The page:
The Domane is an endurance race bike, with a geometry that has you sitting a bit more upright than the Madone or the Emonda, and it also uses the isospeed decoupler technology (exclusive to Trek) to cushion the bumps of the road or the trail when you're riding. It also allows a wider tire clearance, giving you the ability to even use it for gravel riding. But there were two issues for me with the Domane: the iso-speed certainly makes for a smoother question. In fact on that first Boone I had, there was an iso-speed decoupler on the seat tube and when going over bumpy terrain, I'd stay seated and still feel the vibrations more in the handlebars than on the saddle. But that comfort comes at the cost of weight. I'm 6'6. On my own, meaning without a nutritionist or a coach, I can probably bring my weight down to just under 200 pounds (90 kilos). That puts me at a disadvantage on climbs (consequently at an advantage on descents), so despite any disparaging comment I made about "weight weenies," it makes a huge difference. The other thing was that from what I could tell, the Domane was basically the same type of bike as the Boone I already had..just designed more for cyclocross than road riding, and so it came with road components (gears, etc..). I had a feeling it wouldn't be different enough.

The Madone is an aerodynamic race bike that in and of itself looks fast, but the number one complaint about it, even from the pros, was the weight. Now again, these bikes aren't "heavy" per se, but the Madone also had (at the time) the isospeed technology built into the seat and the bars. This changed with the 7th generation version that came out for the 2022/2023 season, which shed 300 grams and claimed to make it 60 seconds faster per hour with its isoflow technology.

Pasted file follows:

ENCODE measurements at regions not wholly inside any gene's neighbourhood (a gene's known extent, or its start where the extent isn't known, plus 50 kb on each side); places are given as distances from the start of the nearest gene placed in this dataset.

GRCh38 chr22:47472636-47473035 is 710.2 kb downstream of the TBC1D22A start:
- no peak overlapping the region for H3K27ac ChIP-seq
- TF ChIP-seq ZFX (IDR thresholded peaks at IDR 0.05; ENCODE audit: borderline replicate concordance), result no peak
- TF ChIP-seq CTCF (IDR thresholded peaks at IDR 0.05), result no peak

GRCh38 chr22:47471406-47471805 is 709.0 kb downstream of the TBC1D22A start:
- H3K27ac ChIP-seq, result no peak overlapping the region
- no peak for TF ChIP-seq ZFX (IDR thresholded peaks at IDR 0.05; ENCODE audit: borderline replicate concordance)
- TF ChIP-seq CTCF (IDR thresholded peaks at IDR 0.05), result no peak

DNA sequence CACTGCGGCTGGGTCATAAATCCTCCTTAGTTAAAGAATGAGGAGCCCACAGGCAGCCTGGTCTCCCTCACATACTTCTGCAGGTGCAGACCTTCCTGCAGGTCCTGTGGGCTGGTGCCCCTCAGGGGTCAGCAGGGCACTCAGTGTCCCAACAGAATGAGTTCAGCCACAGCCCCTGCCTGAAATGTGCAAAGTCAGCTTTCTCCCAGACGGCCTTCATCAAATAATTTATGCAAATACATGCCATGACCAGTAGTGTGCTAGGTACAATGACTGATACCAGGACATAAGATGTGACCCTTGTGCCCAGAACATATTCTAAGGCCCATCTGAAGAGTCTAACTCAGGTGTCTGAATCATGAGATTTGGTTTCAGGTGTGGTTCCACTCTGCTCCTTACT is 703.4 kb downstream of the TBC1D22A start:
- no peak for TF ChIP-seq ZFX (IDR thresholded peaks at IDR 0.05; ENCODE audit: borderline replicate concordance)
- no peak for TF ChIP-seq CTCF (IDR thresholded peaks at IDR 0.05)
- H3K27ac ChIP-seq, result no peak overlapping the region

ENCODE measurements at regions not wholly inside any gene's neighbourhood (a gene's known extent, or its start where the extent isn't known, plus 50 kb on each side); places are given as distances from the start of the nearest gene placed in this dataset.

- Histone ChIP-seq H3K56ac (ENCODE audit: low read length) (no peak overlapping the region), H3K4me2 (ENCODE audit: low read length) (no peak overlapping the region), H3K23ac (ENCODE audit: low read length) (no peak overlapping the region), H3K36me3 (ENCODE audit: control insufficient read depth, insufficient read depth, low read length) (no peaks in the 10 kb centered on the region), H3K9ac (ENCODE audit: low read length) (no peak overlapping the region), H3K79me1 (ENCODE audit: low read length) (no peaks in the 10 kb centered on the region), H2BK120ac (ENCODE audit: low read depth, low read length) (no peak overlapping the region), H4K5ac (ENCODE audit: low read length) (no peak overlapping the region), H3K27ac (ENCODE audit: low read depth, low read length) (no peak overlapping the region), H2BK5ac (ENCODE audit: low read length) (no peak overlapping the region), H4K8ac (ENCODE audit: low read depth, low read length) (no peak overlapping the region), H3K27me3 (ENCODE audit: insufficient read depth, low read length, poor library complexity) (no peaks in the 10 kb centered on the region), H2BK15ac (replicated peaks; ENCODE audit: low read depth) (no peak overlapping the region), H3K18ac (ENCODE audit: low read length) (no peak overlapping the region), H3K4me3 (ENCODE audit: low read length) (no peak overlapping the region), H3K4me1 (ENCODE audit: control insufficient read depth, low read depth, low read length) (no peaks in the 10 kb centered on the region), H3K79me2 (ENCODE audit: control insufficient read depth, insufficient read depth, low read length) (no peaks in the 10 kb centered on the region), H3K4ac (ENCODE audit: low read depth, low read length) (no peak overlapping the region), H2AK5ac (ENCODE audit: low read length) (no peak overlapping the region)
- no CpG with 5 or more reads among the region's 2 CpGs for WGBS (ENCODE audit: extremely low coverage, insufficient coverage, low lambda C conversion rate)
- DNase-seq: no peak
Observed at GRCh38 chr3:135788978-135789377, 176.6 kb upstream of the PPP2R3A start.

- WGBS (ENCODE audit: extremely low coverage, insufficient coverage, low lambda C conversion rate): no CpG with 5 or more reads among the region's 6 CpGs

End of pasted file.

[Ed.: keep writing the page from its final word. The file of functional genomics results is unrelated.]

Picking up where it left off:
Had this version of the Madone come out at the time I was purchasing, I would have considered it more, but at the time the best bike for me was clearly the Emonda. The Domane SLR 9 etap (in a 56 cm frame size) weighs about 8 kilos (a bit over 17.5 pounds). The Madone SLR 9 etap (6th generation version) weighs a tiny bit less...7.65 kilos (16.87 pounds). But the Emonda SLR 9 eTap comes in at a 14.89 pounds (6.75 kilos). Now mine is a little heavier because I ride a 62 cm frame size, but for perspective, the 2023 Boone weight 18.3 pounds ( in the 56 cm frame size). So my Emonda was just over three pounds lighter than what I had been riding. That difference was noticeable in every regard, but especially on the climbs. Recently I did a ride that I had done on the Boone in '18 with a pretty decent climb that, at the time...felt like it took me hours to do. In fact I distinctly remember stopping to call a woman I was seeing back then to tell her I'd never imagined biking uphill for so so long. This time around, it honestly felt easy. In fact when I reached the village at the top I couldn't believe I'd already gotten there. The highest point was about 2200 feet, but the total elevation gain by the time I got to that point was 5,337 feet (1,627 meters).

For perspective, think of it like this: imagine going for a run with six pound weights, and then doing the same run with three pounds weights. I bet if the boulder that Sisyphus had to push up the hill was just three pounds lighter, he would have been able to push it up and over the top.

While the Emonda is certainly Trek's "climbing" bike, I don't want to understate how effective it is on the descents as well. A lighter bike is going to be easier to manuever, so you can whip around turns with ease. The long wheelbase also gives it stability at those high speeds. And with the new aerodynamic design of the bike and the Aeolus RSL 37 wheels that are 30% lighter than the ones that came on the 2019 version of the Emonda (XXX 2's), it was the clearest choice for the steep hills and mountains that are all over Greece.